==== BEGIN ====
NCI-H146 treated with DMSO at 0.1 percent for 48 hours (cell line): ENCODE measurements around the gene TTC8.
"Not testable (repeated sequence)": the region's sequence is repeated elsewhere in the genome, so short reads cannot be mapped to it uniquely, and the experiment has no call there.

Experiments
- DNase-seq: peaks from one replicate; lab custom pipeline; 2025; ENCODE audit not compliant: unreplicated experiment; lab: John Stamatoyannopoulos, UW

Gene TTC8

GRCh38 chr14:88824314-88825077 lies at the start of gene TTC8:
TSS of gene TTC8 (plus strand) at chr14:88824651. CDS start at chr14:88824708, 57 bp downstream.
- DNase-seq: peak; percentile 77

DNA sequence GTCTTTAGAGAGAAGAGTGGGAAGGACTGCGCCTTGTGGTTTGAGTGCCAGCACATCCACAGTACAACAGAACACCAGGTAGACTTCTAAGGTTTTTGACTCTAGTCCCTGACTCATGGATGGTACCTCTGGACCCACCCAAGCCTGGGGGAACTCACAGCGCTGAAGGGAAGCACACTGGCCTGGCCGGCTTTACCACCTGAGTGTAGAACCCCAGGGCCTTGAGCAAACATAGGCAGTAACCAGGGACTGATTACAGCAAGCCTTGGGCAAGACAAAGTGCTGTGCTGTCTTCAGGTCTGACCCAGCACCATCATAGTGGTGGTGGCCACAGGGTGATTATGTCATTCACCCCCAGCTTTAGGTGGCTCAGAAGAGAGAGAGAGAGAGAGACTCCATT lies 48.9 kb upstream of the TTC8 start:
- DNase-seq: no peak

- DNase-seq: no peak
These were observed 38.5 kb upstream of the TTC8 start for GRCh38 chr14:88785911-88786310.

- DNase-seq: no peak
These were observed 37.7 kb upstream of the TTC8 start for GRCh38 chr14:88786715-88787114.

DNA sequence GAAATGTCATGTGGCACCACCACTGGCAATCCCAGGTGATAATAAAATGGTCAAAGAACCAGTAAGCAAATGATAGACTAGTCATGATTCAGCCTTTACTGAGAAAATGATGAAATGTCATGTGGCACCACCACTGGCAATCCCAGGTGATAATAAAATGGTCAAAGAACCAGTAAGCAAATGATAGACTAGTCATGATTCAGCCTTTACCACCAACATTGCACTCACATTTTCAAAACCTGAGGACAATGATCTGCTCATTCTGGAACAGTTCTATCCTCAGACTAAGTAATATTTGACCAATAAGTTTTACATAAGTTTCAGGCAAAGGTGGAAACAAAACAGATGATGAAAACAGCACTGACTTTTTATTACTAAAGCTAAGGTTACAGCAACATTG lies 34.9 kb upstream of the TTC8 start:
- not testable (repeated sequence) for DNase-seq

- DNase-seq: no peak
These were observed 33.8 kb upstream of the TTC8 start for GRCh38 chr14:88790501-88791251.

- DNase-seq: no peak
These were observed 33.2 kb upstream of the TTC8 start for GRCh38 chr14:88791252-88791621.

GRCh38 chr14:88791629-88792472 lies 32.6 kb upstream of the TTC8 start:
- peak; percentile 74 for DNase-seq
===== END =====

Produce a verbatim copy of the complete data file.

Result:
NCI-H146 treated with DMSO at 0.1 percent for 48 hours (cell line): ENCODE measurements around the gene TTC8.
"Not testable (repeated sequence)": the region's sequence is repeated elsewhere in the genome, so short reads cannot be mapped to it uniquely, and the experiment has no call there.

Experiments
- DNase-seq: peaks from one replicate; lab custom pipeline; 2025; ENCODE audit not compliant: unreplicated experiment; lab: John Stamatoyannopoulos, UW

Gene TTC8

GRCh38 chr14:88824314-88825077 lies at the start of gene TTC8:
TSS of gene TTC8 (plus strand) at chr14:88824651. CDS start at chr14:88824708, 57 bp downstream.
- DNase-seq: peak; percentile 77

DNA sequence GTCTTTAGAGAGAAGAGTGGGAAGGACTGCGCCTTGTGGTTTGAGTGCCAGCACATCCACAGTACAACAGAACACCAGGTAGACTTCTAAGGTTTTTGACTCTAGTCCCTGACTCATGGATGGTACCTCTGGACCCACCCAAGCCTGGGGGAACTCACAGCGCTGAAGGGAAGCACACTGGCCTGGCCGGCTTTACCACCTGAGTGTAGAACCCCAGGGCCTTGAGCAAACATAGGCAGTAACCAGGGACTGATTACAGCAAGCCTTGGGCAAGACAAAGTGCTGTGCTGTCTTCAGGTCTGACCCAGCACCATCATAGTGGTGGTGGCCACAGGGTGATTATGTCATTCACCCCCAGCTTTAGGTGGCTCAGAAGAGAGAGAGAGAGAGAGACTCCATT lies 48.9 kb upstream of the TTC8 start:
- DNase-seq: no peak

- DNase-seq: no peak
These were observed 38.5 kb upstream of the TTC8 start for GRCh38 chr14:88785911-88786310.

- DNase-seq: no peak
These were observed 37.7 kb upstream of the TTC8 start for GRCh38 chr14:88786715-88787114.

DNA sequence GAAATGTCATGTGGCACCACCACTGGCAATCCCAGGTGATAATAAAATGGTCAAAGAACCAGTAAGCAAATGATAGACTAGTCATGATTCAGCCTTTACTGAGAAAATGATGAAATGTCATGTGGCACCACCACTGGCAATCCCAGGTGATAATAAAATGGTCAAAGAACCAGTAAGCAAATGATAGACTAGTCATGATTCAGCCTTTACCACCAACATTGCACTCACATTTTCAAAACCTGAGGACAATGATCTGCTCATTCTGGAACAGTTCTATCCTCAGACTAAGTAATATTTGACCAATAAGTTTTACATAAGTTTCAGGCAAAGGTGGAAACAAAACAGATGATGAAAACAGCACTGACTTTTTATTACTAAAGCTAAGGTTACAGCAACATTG lies 34.9 kb upstream of the TTC8 start:
- not testable (repeated sequence) for DNase-seq

- DNase-seq: no peak
These were observed 33.8 kb upstream of the TTC8 start for GRCh38 chr14:88790501-88791251.

- DNase-seq: no peak
These were observed 33.2 kb upstream of the TTC8 start for GRCh38 chr14:88791252-88791621.

GRCh38 chr14:88791629-88792472 lies 32.6 kb upstream of the TTC8 start:
- peak; percentile 74 for DNase-seq